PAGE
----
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B Gravity Thought Problem

  1. May 5, 2016 #1
    If you create a theoretical closed system consisting of an electron and a positron, I assume that both the particles have mass. If they have mass, then each must have a corresponding gravitational component. If the positron, on the other hand has an “anti-gravity” component, then the net gravity of the system would be zero, because there would be no attraction between the particles. However, if the net gravity of the system is >0 and you induce a low-energy collision of the electron and positron, annihilating the mass of the particles and creating gamma ray photons, what happens to the gravity in the system? If you extrapolate this experiment to use an object the size of Earth and made of matter and an object the size of Earth made of anti-matter and they have no gravitational attraction, then what of the gravitational space-distortion that this “positive Earth” object would normally exhibit in an open system?
  2. jcsd
  3. May 5, 2016 #2


    Staff: Mentor

    Both particles have a mass of the same magnitude.

    The positron even though its described as being anti-matter doesn't have a negative mass aka anti-gravity component, it just has a positive charge.


    Since the particles are annihilated, the gamma ray photons are created and the mass of the system has been transformed into the energy of the photons.
  4. May 5, 2016 #3


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    Staff: Mentor

    They do. You can google for "electron mass" to see how much - not a lot, but some.
    Again, they do indeed have some gravitational attraction. It is a good exercise to calculate how much it is and compare with the strength of the electrical attraction between them - it turns out that gravitational force is enormously weaker, so much less so that we can completely ignore it in all calculations of the behavior of the system.
    It doesn't. Antimatter and matter both attract gravitationally; It's not like electricity where like charges repel and unlike charges attract.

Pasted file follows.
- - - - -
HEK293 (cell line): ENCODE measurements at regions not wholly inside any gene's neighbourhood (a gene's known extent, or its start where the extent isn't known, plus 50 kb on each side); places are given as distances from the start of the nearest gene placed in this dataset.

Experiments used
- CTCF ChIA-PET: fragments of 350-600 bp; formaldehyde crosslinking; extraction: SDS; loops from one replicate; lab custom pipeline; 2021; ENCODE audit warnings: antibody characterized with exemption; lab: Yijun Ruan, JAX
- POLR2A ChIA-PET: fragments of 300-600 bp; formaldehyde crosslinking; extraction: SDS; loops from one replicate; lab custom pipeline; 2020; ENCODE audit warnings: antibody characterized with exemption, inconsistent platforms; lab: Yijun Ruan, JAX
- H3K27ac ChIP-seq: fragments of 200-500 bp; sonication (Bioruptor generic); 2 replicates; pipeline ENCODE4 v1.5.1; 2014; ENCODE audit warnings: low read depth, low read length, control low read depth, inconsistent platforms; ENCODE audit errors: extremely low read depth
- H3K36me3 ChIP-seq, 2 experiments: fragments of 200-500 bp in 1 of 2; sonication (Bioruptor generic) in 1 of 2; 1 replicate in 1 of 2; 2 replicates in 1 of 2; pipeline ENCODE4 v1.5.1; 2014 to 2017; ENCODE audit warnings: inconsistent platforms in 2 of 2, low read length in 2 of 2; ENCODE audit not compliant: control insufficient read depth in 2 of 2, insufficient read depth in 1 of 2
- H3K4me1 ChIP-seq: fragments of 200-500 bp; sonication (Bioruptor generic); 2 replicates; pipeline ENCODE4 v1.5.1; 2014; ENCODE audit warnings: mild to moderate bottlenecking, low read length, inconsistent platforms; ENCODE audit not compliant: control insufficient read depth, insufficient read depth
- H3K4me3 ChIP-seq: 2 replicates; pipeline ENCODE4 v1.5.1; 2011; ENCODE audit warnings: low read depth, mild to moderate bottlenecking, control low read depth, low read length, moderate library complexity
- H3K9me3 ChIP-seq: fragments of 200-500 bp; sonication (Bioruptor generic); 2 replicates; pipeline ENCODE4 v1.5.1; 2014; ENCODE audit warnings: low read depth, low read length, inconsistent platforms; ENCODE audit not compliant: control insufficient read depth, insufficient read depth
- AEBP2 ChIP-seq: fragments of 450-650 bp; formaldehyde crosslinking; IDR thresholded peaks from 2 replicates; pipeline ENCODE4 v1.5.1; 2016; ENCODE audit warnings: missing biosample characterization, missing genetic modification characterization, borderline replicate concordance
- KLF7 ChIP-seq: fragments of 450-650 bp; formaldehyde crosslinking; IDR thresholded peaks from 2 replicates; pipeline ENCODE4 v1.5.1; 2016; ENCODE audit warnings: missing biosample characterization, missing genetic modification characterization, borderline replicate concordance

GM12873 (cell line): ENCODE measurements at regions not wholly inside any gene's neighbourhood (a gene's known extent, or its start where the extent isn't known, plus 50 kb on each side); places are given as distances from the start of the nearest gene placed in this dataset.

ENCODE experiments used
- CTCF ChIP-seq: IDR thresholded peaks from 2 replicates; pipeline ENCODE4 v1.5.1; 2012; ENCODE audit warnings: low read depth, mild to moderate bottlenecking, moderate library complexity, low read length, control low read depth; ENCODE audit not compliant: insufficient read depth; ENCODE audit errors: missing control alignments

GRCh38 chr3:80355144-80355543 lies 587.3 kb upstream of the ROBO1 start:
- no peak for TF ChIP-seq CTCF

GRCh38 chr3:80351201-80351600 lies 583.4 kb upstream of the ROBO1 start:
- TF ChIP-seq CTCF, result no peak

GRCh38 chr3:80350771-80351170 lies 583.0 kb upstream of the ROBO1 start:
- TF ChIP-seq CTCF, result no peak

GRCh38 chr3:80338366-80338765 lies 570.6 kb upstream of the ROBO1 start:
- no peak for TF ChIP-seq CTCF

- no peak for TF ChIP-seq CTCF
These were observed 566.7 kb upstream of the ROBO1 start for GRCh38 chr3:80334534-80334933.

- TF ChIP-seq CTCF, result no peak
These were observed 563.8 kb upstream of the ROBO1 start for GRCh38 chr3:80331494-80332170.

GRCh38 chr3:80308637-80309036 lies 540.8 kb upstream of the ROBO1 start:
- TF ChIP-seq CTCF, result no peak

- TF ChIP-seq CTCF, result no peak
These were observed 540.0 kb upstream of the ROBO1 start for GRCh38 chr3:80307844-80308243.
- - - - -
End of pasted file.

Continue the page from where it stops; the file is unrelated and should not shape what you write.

Nothing - it's still there. A sealed box containing a positron and an electron weighs exactly as much as the same sealed box containing the gamma radiation from the annihilation of the two particles, and has exactly the same gravitational influence. The same principle would apply to a systenm containg two earth-sized masses, one of matter and one of anti-matter.
  5. May 5, 2016 #4
    If gamma radiation (photon) has no mass, how could there be a conservation of gravity? Would this be considered source-less gravity?
  6. May 5, 2016 #5


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    There would be conservation of Momentum (which is the number one conservation Law). I don't think there is any reason why gravity would have to be conserved - despite the intuitive feeling about it.
  7. May 5, 2016 #6


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    Staff: Mentor

    The mass of a collection of objects/particles does not in general equal the sum of the masses of the individual objects/particles. The individual gamma-ray photons each have zero mass, but their energy nevertheless contributes to the mass of the system of box + photons.

    Also note that in general relativity, energy and momentum are the "source" of gravity, via the stress-energy tensor. Mass is one way that energy can enter into this, but there are other forms of energy also.
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